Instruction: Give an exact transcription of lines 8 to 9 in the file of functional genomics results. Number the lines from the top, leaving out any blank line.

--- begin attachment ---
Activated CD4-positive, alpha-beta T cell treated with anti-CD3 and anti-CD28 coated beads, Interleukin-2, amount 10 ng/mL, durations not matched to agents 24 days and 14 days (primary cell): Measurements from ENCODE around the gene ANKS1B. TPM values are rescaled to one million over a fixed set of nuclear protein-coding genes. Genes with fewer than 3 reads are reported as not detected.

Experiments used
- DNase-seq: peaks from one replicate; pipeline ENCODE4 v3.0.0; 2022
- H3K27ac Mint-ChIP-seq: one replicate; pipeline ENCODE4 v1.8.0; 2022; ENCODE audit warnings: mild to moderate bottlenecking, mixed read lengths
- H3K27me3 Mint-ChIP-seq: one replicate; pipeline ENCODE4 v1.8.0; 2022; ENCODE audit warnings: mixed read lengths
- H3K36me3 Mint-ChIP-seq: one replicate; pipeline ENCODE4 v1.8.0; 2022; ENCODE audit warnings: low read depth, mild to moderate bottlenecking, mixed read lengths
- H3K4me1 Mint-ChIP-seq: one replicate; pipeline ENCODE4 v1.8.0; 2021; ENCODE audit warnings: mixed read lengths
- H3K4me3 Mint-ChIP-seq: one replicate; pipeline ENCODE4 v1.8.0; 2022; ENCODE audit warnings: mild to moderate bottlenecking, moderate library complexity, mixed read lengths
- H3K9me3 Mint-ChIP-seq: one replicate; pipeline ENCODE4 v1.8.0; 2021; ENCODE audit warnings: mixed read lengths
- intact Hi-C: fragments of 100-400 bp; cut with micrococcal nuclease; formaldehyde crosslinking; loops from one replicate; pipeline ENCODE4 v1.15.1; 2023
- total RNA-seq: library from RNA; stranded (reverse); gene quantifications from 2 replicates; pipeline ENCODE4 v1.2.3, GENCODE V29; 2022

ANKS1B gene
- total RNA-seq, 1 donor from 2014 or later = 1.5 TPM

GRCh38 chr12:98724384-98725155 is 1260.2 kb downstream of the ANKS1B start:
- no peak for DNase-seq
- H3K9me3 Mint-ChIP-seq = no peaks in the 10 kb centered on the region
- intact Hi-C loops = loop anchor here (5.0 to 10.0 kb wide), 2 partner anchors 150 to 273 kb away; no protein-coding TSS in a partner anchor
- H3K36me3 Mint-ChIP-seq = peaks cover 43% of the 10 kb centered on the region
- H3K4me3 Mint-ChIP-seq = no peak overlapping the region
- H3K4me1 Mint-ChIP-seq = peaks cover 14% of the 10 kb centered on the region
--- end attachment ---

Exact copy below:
- H3K4me3 Mint-ChIP-seq: one replicate; pipeline ENCODE4 v1.8.0; 2022; ENCODE audit warnings: mild to moderate bottlenecking, moderate library complexity, mixed read lengths
- H3K9me3 Mint-ChIP-seq: one replicate; pipeline ENCODE4 v1.8.0; 2021; ENCODE audit warnings: mixed read lengths